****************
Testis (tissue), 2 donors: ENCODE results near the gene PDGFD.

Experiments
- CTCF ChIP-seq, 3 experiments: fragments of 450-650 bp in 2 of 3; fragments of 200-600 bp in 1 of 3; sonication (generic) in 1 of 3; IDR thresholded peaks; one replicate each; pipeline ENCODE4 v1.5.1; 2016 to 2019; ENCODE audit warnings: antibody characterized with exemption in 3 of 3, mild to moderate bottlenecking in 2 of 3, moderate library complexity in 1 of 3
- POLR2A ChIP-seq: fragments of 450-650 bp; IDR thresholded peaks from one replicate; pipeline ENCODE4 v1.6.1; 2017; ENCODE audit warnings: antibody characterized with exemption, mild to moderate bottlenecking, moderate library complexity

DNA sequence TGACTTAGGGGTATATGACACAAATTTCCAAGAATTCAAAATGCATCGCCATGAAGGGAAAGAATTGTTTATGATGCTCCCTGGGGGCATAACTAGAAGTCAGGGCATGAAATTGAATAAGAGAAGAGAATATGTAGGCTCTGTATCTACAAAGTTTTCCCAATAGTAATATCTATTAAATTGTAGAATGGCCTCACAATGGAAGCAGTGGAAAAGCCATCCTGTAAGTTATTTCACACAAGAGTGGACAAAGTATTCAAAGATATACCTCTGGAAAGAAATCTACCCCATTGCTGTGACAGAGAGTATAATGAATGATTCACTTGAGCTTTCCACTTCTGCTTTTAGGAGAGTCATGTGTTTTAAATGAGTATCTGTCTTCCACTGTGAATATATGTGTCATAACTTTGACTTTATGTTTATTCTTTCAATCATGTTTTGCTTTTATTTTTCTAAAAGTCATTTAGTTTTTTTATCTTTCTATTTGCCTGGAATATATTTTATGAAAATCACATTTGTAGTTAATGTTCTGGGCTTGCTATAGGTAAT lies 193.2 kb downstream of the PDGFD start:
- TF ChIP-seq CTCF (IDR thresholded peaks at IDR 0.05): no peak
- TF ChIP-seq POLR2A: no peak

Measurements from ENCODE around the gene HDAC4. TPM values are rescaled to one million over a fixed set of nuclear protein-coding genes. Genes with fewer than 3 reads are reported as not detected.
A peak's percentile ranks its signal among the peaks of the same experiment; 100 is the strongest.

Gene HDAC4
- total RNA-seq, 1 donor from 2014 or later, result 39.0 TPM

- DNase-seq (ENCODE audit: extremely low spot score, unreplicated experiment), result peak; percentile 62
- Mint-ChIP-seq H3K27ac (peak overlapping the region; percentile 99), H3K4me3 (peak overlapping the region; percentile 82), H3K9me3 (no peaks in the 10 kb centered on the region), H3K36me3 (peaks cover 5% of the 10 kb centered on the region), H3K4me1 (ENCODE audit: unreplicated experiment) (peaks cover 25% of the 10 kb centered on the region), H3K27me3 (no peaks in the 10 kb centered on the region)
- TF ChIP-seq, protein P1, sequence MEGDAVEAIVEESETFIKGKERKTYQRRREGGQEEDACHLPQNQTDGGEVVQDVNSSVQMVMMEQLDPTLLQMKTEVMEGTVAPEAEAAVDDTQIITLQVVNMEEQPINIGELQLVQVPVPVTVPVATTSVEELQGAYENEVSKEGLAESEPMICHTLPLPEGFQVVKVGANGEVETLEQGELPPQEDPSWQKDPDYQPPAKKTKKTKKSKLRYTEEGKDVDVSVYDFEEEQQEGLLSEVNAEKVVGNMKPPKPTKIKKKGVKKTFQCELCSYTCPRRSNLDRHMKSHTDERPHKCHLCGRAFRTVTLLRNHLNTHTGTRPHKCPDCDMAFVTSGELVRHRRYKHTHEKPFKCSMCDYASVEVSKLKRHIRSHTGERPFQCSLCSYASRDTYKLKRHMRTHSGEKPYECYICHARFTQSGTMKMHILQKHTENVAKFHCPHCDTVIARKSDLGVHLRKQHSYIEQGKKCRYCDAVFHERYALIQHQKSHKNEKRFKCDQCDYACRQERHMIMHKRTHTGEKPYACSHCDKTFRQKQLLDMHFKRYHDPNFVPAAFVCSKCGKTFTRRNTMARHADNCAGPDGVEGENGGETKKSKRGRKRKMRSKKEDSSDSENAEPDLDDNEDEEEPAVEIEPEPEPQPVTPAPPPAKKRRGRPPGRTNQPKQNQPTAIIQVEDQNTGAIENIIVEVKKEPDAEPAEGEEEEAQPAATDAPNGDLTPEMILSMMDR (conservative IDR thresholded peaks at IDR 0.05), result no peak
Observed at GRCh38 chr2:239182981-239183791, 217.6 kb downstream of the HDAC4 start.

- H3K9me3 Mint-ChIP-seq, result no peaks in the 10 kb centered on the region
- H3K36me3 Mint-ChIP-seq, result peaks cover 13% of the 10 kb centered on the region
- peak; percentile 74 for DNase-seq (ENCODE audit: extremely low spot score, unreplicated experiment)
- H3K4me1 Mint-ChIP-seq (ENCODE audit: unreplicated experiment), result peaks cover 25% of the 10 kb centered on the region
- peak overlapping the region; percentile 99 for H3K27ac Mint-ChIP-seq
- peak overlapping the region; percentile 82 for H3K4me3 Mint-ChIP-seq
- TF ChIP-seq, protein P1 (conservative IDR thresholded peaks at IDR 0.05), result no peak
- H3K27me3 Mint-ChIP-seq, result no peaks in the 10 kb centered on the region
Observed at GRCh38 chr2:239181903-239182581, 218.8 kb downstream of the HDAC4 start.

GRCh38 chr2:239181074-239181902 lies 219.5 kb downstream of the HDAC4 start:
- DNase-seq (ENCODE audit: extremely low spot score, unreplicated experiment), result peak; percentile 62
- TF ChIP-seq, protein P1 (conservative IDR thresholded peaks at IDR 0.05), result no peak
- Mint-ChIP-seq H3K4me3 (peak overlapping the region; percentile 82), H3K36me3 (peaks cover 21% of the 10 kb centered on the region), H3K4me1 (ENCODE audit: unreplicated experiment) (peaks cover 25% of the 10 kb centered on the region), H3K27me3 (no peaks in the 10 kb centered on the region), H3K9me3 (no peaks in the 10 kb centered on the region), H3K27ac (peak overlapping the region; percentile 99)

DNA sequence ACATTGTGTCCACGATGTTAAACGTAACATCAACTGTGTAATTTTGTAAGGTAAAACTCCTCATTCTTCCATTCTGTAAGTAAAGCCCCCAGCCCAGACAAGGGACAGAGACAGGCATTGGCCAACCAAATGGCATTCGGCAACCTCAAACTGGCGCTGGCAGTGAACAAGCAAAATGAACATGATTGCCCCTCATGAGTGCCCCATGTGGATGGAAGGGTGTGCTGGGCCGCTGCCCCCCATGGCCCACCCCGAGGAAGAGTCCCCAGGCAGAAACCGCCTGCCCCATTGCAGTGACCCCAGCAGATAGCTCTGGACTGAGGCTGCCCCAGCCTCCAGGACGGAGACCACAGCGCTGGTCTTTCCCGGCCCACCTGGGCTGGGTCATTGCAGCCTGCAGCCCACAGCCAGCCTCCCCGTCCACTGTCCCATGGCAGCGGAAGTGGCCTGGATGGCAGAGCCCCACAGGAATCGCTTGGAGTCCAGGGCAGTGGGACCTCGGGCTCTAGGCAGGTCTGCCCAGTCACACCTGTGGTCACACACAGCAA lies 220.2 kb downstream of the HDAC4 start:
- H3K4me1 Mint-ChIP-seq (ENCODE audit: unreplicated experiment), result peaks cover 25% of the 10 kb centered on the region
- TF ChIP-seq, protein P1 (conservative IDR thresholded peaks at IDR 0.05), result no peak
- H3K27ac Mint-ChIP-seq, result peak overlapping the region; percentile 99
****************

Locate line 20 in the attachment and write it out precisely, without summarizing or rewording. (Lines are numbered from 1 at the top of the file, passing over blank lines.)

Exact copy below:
- peak overlapping the region; percentile 99 for H3K27ac Mint-ChIP-seq